Joint pain is extremely common; according to one national survey, 1 in 3 American adults reported feeling joint pain in the last 30 days. But despite its ubiquity, joint pain can still feel uniquely debilitating—and it’s hard to know what to do or what supplements for joint pain to take. There are numerous causes of joint pain—inflammation, infection—but the number one root cause is osteoarthritis, a disease which destroys cartilage in the joints, causing inflammation and pain.
Joint pain can be especially frustrating because it gets in the way of our nature therapy and exercise regimen. Suddenly that peaceful walk along the beach or that gratifying game of tennis gets shoved to the back burner because of pain, and both our minds and bodies suffer when we’re stuck on the sidelines. But if you’re part of the one-third of Americans dealing with these symptoms, don’t throw in the towel just yet; there are steps you can take to manage your pain and get moving again.
Glucosamine sulfate and chondroitin are structural components of cartilage, the tough tissue that cushions joints. Both are produced naturally in the body and are available as dietary supplements. Since production and structure of cartilage decline with age, it is thought that boosting the availability of glucosamine and chondroitin may play a role in managing the symptoms of osteoarthritis.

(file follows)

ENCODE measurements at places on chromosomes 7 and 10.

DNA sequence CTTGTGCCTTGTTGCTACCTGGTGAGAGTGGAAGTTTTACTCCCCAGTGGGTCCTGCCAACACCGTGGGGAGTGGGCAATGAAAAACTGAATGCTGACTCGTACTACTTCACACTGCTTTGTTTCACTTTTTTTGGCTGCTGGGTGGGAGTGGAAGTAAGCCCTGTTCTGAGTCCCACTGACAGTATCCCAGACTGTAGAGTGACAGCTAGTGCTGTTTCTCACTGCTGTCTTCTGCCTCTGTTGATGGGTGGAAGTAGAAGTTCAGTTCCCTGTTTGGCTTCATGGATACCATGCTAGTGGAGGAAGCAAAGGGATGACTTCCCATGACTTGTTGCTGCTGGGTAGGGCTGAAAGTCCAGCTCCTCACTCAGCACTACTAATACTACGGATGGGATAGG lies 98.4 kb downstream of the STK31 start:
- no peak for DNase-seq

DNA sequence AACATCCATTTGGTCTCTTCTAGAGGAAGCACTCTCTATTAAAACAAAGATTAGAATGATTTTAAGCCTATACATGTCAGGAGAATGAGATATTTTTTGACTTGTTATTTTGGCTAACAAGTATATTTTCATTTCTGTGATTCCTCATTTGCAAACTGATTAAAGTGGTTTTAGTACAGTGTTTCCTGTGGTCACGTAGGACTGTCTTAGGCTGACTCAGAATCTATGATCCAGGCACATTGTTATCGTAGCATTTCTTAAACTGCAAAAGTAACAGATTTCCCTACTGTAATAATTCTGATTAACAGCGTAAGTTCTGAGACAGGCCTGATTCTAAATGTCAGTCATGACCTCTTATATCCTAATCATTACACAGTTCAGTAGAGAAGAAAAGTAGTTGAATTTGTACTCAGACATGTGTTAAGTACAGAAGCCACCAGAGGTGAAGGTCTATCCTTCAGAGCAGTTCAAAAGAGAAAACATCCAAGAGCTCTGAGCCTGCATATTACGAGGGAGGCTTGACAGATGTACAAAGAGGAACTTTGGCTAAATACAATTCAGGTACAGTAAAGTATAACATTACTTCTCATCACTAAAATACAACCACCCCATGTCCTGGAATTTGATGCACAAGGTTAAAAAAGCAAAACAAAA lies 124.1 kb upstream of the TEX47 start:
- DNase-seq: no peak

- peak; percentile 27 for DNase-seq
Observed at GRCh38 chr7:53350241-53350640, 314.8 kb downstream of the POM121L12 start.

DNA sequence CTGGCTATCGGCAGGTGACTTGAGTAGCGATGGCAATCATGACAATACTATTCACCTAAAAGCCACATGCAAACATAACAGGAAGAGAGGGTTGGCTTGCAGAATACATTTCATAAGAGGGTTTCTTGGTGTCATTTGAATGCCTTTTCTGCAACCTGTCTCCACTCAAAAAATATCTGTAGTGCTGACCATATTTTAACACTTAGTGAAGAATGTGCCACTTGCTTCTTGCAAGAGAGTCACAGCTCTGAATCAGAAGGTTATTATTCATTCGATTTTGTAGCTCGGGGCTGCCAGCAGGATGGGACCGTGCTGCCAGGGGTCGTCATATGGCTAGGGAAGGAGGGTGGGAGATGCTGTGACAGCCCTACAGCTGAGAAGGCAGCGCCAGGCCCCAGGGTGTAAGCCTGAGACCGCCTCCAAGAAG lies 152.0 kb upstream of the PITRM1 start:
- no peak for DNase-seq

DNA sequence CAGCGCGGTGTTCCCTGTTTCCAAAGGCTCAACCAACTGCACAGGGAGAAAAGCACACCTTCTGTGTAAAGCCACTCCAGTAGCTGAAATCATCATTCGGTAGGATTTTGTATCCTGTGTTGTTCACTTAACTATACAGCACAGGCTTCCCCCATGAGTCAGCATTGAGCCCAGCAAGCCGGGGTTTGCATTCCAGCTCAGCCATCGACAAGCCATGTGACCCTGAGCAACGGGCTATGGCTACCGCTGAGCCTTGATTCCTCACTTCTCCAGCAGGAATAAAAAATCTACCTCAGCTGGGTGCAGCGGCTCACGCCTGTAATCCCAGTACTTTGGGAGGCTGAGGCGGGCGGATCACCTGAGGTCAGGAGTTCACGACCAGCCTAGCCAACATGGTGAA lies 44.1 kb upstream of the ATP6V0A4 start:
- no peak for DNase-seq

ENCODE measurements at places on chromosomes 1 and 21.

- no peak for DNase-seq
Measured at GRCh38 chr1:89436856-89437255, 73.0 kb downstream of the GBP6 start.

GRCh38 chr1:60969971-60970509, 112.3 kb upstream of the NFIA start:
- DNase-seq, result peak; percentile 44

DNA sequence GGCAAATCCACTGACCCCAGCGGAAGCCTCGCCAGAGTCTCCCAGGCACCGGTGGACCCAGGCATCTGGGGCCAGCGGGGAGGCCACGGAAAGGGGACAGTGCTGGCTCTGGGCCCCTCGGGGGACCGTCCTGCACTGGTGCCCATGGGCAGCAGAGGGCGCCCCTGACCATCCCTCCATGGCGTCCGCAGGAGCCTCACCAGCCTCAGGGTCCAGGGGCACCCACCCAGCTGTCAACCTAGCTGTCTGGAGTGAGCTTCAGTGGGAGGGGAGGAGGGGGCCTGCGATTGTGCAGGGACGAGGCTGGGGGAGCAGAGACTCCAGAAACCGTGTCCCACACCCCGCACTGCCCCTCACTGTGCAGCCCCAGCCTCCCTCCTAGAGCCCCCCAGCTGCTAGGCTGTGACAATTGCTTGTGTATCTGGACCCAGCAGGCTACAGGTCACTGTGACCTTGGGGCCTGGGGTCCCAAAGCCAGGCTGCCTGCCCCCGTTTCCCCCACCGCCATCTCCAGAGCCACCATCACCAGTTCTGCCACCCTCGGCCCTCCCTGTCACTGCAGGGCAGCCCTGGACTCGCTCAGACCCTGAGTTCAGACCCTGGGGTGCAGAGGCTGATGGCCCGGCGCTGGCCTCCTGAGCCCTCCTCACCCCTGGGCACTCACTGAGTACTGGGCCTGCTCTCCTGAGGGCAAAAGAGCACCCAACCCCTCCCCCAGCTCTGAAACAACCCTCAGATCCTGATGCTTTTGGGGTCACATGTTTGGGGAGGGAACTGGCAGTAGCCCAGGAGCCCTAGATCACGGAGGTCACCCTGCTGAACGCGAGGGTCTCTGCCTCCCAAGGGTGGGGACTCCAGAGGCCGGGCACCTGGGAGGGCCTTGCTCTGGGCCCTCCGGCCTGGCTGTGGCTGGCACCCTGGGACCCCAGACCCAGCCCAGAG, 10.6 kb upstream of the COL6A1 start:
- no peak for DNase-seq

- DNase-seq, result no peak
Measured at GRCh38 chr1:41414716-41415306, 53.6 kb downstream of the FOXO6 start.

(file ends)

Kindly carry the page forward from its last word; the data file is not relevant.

Another inflammation-fighting supplement often recommended for joint and bone health is MSM (Methylsulfonylmethane). MSM is a highly bioavailable form of sulfur that is easy for the body to absorb. Three additional supplements (undenatured type II collagen, avocado soybean unsaponifiables, diacerein) have been shown to be superior to placebo in an important study, but that’s not the same as having a clinical effect that patients notice. Unfortunately, in a meta-analysis of 17 studies over six months, considered “long term”, none were found to be consistently helpful in alleviating pain.
These supplements are most often used in combination. Short-term studies have shown the good results for people with moderate arthritis, but more long-term studies are needed. A number of other studies looking at pain reduction are being conducted both in the US and abroad. Results currently indicate that it may help some people but not others.
Be aware that glucosamine sulfate and chondroitin are derived from shellfish and should not be taken if you are allergic to shellfish. Vegan forms of the supplements are also available. If you take a blood-thinning medicine called warfarin, or any other blood-thinner, you should not use glucosamine and chondroitin. Additionally, there are many forms of glucosamine, but only glucosamine sulfate has been studied for arthritis treatment. Speak with your clinician about whether these supplements are an appropriate option for you.